• Do not throw StackOverflowException or OutOfMemoryException; these exceptions should only be thrown by the runtime.
  • Do not explicitly throw exceptions from finally blocks (implicit exceptions are fine).

Catching Exceptions

  • Do not handle bugs.
  • Handle only specific, expected errors.
  • Always log handled errors.
  • Catch and re-throw an error in order to reset the internal state of an object.
  • Do not log exceptions to an event handler; this practice separates the point-of-failure from the logging/collection point, increasing the likelihood that an exception is ignored and making debugging very difficult.

Buggy Third-party code

The only time it is appropriate to handle a bug is when third-party code has a bug and you are sure that possibly corrupt state will not be re-used. If the component is long-lived, you should not continue to use it after it has encountered a bug.

If the component is short-lived, it will be recycled and you can more-or-less safely ignore the bug. In the case of a misbehaving third-party component, catch the specific, known exception that is causing the problem and note it.

  return new BuggyComponent().GenerateReport(data);
catch (NullReferenceException exception)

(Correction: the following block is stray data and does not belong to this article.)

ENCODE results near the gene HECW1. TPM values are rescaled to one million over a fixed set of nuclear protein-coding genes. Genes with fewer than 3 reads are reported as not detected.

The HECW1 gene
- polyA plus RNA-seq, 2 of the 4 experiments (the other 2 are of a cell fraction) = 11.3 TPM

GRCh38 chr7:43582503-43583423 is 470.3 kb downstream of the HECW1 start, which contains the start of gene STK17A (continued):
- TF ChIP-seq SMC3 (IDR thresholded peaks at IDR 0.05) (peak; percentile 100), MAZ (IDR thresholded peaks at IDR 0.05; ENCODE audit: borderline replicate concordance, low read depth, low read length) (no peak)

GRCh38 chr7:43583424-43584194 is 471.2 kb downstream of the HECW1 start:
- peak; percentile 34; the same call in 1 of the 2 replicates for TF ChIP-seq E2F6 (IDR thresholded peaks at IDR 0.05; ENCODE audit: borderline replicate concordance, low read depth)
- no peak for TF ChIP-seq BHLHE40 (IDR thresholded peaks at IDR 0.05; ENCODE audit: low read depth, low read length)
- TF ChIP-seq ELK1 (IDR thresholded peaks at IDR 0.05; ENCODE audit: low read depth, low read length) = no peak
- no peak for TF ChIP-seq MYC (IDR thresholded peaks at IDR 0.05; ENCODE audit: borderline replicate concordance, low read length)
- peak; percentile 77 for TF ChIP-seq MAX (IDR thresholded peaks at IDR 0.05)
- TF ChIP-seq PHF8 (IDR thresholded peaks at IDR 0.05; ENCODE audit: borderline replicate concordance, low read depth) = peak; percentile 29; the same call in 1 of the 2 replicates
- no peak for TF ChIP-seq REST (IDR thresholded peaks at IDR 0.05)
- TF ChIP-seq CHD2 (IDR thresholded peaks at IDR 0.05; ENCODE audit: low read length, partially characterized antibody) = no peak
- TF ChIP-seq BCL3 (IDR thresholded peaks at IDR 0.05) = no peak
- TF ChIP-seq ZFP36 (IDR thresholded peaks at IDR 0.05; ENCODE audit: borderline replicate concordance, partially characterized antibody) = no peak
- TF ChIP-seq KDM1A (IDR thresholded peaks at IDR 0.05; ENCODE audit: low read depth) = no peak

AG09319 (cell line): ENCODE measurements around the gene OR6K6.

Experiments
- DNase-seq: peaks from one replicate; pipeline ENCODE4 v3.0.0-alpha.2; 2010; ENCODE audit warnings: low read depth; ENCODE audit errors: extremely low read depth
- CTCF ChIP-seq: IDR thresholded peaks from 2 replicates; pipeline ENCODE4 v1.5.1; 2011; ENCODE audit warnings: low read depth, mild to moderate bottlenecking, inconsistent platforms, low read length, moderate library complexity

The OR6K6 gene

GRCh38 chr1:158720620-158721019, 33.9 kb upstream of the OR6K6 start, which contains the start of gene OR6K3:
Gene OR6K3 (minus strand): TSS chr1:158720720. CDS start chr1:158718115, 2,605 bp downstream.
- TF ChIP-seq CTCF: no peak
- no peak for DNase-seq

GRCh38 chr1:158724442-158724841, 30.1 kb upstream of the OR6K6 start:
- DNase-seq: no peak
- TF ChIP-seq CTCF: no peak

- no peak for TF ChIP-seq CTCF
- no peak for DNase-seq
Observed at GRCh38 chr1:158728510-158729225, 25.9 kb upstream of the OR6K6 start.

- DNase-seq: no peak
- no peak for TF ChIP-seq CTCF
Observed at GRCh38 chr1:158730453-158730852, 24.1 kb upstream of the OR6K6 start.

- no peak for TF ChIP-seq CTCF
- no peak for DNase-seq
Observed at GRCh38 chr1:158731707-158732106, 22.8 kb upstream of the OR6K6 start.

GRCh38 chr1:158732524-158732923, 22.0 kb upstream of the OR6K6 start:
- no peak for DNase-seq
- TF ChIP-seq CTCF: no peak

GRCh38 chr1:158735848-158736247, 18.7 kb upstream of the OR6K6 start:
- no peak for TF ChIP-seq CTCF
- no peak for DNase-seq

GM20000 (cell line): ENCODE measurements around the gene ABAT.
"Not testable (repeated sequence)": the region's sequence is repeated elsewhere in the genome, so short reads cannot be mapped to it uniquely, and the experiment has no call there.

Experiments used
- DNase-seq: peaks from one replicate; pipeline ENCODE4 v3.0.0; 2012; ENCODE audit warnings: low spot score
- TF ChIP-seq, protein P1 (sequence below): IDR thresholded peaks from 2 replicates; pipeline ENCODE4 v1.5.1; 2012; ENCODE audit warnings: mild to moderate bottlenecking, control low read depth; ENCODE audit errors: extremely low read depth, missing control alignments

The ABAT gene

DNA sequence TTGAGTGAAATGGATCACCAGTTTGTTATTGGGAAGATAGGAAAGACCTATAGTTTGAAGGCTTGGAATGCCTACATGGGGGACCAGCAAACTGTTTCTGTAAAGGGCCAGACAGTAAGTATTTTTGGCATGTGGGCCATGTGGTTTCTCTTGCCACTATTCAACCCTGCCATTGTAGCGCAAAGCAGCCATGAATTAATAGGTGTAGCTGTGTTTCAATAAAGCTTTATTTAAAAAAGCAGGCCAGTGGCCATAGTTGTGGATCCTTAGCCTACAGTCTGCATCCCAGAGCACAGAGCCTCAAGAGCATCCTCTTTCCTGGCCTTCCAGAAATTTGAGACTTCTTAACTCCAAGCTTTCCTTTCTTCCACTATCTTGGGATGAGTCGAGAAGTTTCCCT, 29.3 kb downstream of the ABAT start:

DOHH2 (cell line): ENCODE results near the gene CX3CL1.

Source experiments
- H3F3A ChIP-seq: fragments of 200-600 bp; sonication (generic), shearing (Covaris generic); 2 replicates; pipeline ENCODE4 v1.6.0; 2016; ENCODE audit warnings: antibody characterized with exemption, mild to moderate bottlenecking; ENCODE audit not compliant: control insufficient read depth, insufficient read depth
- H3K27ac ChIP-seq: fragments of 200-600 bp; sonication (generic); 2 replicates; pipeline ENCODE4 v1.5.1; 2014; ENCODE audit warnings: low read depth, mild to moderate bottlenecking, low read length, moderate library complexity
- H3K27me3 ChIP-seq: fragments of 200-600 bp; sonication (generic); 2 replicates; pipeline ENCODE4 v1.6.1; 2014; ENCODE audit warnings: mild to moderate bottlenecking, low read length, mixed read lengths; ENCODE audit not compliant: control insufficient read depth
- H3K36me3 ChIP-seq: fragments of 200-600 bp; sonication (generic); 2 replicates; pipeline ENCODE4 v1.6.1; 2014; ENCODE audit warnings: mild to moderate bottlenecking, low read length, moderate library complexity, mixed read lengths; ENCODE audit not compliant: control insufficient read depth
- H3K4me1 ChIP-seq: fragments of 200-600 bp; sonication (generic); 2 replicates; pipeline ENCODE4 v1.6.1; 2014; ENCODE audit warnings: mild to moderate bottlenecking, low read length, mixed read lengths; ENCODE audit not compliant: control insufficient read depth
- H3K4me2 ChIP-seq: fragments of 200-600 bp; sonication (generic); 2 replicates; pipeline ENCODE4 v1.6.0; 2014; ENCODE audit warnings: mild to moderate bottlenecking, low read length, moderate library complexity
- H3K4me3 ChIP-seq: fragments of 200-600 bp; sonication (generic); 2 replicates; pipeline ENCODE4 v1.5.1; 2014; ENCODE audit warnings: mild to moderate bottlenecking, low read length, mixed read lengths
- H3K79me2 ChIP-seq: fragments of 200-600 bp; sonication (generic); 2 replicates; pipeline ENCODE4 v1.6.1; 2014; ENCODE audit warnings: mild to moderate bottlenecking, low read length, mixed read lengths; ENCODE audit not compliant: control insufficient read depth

logger.Log("Buggy Component encountered known bug when processing expression.", exception);

Defining Exceptions

  • Re-use exception types wherever possible.
  • Do not simply create an exception type for every different error.
  • Create a new type only if you want to expose additional properties or catch a specific class of exception.
  • Don't expose additional properties unless you're actually going to use them.
  • Use a custom exception to hold any information that more completely describes the error (e.g. error codes or structures).
    throw new DatabaseException(errorInfo);
  • Custom exceptions should always inherit from Exception.
  • Custom exceptions should be public so that other assemblies can catch them and extract information.
  • Avoid constructing complex exception hierarchies; use your own exception base-classes only if you actually will have code that needs to catch all exceptions of a particular sub-class.
  • An exception should provide the two standard constructors and should use the given parameter names:
    public class ConfigurationException : Exception
      public ConfigurationException(string message)
        : base(message)
      { }
      public ConfigurationException(string message, Exception innerException)
        : base(message, innerException)
      { }
  • Only implement serialization for exceptions if you're going to use it.
  • If an exception must be able to work across network boundaries, then it must be serializable.
  • Do not cause exceptions during the construction of another exception (this sometimes happens when formatting custom messages) as this will subsume the original exception and cause confusion.

Wrapping Exceptions

  • Only catch an exception to wrap it in another exception, log it or set an internal state
  • Use an empty throw statement to re-throw the original exception in order to preserve the stack-trace.
  • Wrapped exceptions should always include the original exception in order to preserve the stack-trace.